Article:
SERWER: Well you know, I don't really buy that whole thing about prices hurt, Jack, and consumers hurt, I mean, because -- you know, first of all you still got Sprint, Nextel and Verizon and T-Mobile, so there's a lot of choices. And, the big thing out there is voice over internet protocol, Voice Over IP or as I call it, internet telepathy -- internet telephony there other -- internet telepathy. And this whole thing -- it's a huge -- there's two things I know about: One, we hve no idea where it's going, but two, voice -- making telephone calls over the internet is going to drive prices way down. Way down. I mean it practically costs nothing.

LISOVICZ: But you know, it's interesting, because consumer advocates don't like the deal, they say, one of the reasons why mobile phone rates have come down, is because there was so much competition.


LISOVICZ: So, they're against it. But, on the other hand, you have to say, if you put these two players together, the network will probably be better. You probably know at least one or two people who travel a lot on business and have more than one cell phone, because the other cell phone carrier doesn't work in one region or another and this, at least, should improve the network.

SERWER: GSM, CDMA, we won't even get into those letters and initials, but oversea, it's a big problem.

CAFFERTY: Stock of the week. Do you buy the stock based on the deal that was announced, or no?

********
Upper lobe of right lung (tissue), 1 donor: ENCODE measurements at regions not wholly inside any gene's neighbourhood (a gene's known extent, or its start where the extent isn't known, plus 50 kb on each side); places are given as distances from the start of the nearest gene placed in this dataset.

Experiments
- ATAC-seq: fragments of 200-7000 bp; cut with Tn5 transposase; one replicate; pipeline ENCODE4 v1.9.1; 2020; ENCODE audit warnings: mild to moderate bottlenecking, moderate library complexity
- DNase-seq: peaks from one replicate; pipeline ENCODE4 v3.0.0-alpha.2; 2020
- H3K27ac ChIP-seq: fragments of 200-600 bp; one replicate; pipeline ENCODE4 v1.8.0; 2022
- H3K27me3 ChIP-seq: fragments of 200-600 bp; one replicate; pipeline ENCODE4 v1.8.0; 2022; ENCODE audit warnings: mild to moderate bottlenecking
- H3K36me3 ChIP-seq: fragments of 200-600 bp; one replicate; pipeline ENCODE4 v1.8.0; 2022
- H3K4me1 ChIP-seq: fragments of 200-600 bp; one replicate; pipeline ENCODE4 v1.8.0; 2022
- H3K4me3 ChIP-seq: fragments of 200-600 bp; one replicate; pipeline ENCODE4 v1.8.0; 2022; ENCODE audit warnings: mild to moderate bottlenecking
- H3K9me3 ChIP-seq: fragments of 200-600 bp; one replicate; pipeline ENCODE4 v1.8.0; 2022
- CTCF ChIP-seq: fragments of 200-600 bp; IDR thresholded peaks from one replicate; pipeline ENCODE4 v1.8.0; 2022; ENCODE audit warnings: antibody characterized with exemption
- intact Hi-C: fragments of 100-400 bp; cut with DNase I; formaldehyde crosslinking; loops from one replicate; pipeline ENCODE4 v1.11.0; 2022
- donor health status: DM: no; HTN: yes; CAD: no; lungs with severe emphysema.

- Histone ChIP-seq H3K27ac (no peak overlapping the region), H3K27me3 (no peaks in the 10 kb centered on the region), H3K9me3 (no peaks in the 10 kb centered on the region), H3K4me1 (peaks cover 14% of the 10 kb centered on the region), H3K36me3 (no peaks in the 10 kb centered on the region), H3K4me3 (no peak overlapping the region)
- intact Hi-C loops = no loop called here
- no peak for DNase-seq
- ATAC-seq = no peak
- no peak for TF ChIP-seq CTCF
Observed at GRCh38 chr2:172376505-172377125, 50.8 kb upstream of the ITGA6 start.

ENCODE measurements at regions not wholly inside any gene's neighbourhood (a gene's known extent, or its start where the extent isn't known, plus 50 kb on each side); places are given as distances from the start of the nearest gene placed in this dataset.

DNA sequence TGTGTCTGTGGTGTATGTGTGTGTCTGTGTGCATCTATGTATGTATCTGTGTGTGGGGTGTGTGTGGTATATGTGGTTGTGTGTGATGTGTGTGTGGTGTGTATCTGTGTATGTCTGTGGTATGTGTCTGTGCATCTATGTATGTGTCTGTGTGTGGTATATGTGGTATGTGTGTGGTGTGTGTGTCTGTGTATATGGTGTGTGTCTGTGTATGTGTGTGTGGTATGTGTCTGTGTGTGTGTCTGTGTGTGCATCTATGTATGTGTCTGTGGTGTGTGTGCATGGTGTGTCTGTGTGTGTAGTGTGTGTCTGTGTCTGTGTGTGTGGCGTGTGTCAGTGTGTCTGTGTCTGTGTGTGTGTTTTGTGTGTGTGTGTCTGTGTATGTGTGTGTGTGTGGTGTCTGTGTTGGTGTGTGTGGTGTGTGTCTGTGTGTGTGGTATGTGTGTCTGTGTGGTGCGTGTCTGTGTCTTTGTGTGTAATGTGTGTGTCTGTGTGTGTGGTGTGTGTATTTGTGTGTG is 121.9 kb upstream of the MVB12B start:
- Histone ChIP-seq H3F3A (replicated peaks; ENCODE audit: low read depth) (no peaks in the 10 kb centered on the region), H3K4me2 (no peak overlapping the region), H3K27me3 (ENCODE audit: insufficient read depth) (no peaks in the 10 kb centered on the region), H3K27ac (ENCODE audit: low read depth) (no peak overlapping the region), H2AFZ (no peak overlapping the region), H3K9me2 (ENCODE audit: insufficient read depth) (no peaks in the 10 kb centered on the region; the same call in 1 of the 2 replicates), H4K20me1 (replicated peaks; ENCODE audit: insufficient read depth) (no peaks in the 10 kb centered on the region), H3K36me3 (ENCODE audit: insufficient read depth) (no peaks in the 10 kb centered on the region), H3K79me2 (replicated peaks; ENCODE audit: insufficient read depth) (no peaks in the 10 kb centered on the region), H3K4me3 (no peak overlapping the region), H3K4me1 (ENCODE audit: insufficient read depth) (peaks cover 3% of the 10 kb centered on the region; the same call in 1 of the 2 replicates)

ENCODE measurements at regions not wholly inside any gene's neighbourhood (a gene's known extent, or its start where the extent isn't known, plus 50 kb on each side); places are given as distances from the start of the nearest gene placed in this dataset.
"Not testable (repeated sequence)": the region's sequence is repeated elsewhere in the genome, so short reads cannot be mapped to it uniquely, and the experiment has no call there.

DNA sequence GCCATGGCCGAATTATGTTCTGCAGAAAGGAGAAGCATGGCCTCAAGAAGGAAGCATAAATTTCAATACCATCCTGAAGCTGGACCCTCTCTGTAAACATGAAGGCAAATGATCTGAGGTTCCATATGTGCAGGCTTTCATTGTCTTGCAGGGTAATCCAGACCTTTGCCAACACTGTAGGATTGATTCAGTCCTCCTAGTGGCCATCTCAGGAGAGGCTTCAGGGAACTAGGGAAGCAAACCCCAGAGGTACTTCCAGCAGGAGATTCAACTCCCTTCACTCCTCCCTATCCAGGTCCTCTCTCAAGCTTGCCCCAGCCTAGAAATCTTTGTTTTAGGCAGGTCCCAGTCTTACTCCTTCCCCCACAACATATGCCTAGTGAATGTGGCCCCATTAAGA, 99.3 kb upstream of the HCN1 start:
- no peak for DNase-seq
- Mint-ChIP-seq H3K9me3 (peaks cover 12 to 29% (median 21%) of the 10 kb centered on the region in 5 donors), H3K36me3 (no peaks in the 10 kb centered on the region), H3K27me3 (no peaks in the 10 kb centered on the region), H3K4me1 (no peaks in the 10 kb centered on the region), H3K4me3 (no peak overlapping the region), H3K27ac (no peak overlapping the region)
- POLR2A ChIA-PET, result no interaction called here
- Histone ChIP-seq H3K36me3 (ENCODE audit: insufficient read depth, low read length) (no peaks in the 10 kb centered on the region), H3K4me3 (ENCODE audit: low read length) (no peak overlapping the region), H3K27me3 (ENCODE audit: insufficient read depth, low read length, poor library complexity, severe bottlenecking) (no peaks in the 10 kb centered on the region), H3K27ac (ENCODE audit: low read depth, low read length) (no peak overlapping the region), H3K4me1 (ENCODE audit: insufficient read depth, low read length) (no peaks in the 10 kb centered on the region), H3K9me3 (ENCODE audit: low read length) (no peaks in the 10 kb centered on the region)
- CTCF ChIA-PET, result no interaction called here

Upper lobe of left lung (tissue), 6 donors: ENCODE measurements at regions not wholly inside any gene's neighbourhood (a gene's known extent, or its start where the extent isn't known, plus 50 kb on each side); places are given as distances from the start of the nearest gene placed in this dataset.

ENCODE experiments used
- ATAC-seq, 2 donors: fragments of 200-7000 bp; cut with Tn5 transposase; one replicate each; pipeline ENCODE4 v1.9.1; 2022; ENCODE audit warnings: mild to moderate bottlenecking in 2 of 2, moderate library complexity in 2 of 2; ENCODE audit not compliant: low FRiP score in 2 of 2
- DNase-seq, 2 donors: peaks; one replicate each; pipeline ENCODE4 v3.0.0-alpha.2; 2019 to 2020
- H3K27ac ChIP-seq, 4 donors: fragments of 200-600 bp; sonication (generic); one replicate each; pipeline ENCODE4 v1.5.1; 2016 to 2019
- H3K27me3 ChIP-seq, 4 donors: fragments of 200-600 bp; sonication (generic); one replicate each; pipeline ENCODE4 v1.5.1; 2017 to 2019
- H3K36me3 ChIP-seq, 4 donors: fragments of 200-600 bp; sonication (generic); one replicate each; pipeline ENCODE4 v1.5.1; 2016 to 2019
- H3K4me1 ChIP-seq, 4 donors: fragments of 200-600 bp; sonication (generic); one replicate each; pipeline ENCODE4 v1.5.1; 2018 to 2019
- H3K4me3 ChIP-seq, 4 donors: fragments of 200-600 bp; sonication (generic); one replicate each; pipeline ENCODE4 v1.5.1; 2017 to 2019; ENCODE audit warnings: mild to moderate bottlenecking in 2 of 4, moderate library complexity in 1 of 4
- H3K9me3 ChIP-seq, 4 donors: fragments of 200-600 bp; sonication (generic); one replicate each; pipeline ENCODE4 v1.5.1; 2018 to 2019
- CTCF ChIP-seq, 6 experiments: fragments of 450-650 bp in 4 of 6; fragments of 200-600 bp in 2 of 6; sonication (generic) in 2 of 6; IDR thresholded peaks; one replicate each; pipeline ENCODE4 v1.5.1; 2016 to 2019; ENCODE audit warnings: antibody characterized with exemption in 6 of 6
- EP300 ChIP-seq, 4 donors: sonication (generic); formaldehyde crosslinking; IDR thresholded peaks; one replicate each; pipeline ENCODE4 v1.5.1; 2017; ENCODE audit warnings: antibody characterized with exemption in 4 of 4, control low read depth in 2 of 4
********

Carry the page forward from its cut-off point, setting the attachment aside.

SERWER: Well, the stock's -- you know, going to it be bought up at 15 and it's close to that, so I don't know about that. But, you know, the best thing to buy would have been Nextel last year. That would have been best stock buy, but there's still some room ahead for this sector.

CAFFERTY: All right.

As we continue, more to come on IN THE MONEY, here's what's next on the rundown:

We will put you inside the mind of a car salesman. Now, there's a trip you want to take. And yes, you do want to go there, because we're going to find out how the game works from the inside, courtesy of a guy who went undercover to play it.

And where god and men meet: We'll look at the booming business in Christian entertainment.

Stick around, we'll be back.


CAFFERTY: On the list of job titles that might make your brain switch on the hazard lights, car salesman could be just a little south of telemarketer.

Let's say it up front: there are plenty of honest car sales people and dealerships out there.


CAFFERTY: But they're not all like that. And our next guest found out firsthand.

The car information web site sent one of its editors out to work as a salesman at two different car dealerships. He got through it with his soul intact and now he joins us from Los Angeles to talk more about it.

Philip Reed is consumer advice editor at

Philip, nice to have you with us.

REED: Thank you for having me.

CAFFERTY: What's the worst thing you found out about being a car salesman?

REED: Well, the worst thing? Where do I start, you know?

Actually, one of the worst things is that you're required to really manipulate people almost from the very first moment that you make contact with them on the car lot.

You're always trying to get them to a situation where you can control them so that when you begin negotiating you can control that, too, and maximize the profit.

SERWER: Philip, I'm real interested in this, because Susan Lisovicz said I'd make a really good car salesman.

LISOVICZ: You dress like one.

CAFFERTY: Be careful.

SERWER: Thank you.

REED: What's she trying to tell you?